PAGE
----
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3 Common Problems with ClaimsIdentity and ClaimsPrincipal in ASP.NET Core

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In .NET Core, the ClaimsIdentity class represents a user in your application. It helps describe who they are and helps manage the list of claims which describe what they can do.  But if you use the wrong constructor on ClaimsIdentity or provide the subtly wrong information to that constructor, you might see some strange behavior. 

Two examples of strange ClaimsIdentity behavior:

  1. You have what you think is a ClaimsIdentity for an authenticated user but the IsAuthenticated property returns false.  Basically, ClaimsIdentity.IsAuthenticated says that the user isn’t authenticated.
  2. You’ve got a ClaimsIdentity for a user but the Name property is always null

When you’re coding, ClaimsIdentity usually works as a team with ClaimsPrincipal.  ClaimsPrincipal wraps an instance of ClaimsIdentity and provides helpful methods like IsInRole() to help decide if a user is authorized to perform particular actions.  If you make a mistake with ClaimsIdentity, it’s entirely possible that ClaimsPrincipal.IsInRole() starts giving you strange answers, too.

For all of these issues, the place that you’re most likely to encounter problems is if you’re writing custom ASP.NET Middleware to add custom logic to your ASP.NET app’s security.

Let’s dive in to the problems and solutions.

BTW, the source code for this blog post is posted on GitHub.

Problem #1: ClaimsIdentity.IsAuthenticated is always False

Let’s say that you create an instance of ClaimsIdentity using the default (empty) constructor.

var identity = new ClaimsIdentity();

If you check identity.IsAuthenticated, it’s going to say ‘false’.  To fix this, you need to call a ClaimsIdentity constructor that takes an authenticationType parameter.  For example, this code:

var identity = new ClaimsIdentity(authenticationType: “test”);

As long as you provide a non-null, non-empty value for authenticationType, then ClaimsIdentity.IsAuthenticated will return true. 

Problem #2: ClaimsIdentity.Name is always null

Let’s say that you create an instance of ClaimsIdentity using one of the constructors that takes a list of Claims.  (Technically, it’s an IEnumberable<Claim> but…shrug.)  You get that instance of ClaimsIdentity and you go to access the Name property and it’s null.  Why is it null?  How do you populate the ClaimsIdentity.Name value? Before I answer that, I need to talk a bit about Claims.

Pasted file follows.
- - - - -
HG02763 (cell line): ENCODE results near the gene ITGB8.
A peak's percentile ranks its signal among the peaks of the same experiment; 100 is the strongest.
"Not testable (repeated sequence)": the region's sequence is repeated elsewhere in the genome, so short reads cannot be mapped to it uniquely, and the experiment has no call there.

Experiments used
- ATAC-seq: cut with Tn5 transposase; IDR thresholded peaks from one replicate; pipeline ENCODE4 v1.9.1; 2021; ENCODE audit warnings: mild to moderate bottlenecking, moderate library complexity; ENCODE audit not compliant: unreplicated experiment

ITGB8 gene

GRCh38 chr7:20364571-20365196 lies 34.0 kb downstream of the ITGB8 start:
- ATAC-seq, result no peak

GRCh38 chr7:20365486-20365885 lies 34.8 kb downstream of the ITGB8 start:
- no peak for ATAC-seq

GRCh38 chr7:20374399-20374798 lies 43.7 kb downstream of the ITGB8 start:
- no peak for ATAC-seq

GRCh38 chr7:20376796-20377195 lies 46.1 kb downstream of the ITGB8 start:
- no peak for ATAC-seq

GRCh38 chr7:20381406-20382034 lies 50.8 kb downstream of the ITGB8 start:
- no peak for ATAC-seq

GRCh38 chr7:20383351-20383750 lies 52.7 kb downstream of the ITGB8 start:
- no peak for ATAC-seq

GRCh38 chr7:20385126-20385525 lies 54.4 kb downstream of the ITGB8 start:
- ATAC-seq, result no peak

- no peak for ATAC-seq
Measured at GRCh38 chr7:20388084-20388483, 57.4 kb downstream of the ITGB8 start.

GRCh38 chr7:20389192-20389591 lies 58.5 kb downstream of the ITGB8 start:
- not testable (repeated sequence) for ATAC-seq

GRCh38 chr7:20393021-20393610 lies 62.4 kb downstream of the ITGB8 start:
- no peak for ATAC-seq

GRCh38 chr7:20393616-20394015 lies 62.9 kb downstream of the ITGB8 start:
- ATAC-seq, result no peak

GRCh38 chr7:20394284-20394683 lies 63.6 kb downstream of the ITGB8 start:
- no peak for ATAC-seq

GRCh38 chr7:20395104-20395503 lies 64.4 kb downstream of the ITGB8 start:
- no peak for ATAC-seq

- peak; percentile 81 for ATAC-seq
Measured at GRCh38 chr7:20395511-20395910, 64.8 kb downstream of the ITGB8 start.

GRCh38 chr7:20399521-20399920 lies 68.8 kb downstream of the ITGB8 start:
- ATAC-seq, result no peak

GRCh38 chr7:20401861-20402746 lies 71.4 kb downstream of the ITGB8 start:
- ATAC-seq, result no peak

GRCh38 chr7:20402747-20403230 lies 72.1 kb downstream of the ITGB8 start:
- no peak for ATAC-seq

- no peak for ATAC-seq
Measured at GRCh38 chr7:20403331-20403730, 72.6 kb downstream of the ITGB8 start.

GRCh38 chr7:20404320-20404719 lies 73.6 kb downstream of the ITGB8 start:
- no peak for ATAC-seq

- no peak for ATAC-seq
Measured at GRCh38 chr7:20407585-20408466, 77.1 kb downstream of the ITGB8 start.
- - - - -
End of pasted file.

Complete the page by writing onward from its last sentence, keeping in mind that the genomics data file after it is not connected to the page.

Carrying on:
A Claim is basically a key/value pair that represents some kind of information about the user. Most people think of claims as permissions that the user has in a system but permissions aren’t the ONLY thing that you can use claims for.  Claims can be any kind of information about the user.  Email address.  Birth date.  First name.  Last name.  Username.  Pretty much anything you need to know about a user can be implemented as a claim. 

The ClaimsIdentity.Name property is populated using a claim. By default, ClaimsIdentity gets that Name property value from a claim with the claim type of ClaimTypes.Name. If you didn’t set that value or you didn’t set that value properly in the list of Claims you passed in, then that Name property won’t get set. 

Here’s some sample code that populates the Name claim and the ClaimsIdentity.Name property:

[TestMethod]
public void ClaimsIdentity_AuthenticatedIdentityWithClaims_Name_ValueReadFromClaims()
{
    var claims = new List<Claim>();

    var expected = "bingbong@test.org";

    claims.Add(new Claim(ClaimTypes.Name, expected));

    var identity = new ClaimsIdentity(claims, "test");

    var actual = identity.Name;

    Assert.AreEqual<string>(expected, actual, "Name value was wrong.");            
}

How to Read ClaimsIdentity.Name from a Non-default Claim Type

A variation on that ClaimsIdentity.Name property always being null problem is when you need to read the Name property from a non-default claim.  Let’s say that you’re integrating with some security system that simply does things in a non-standard way.  How do you handle that?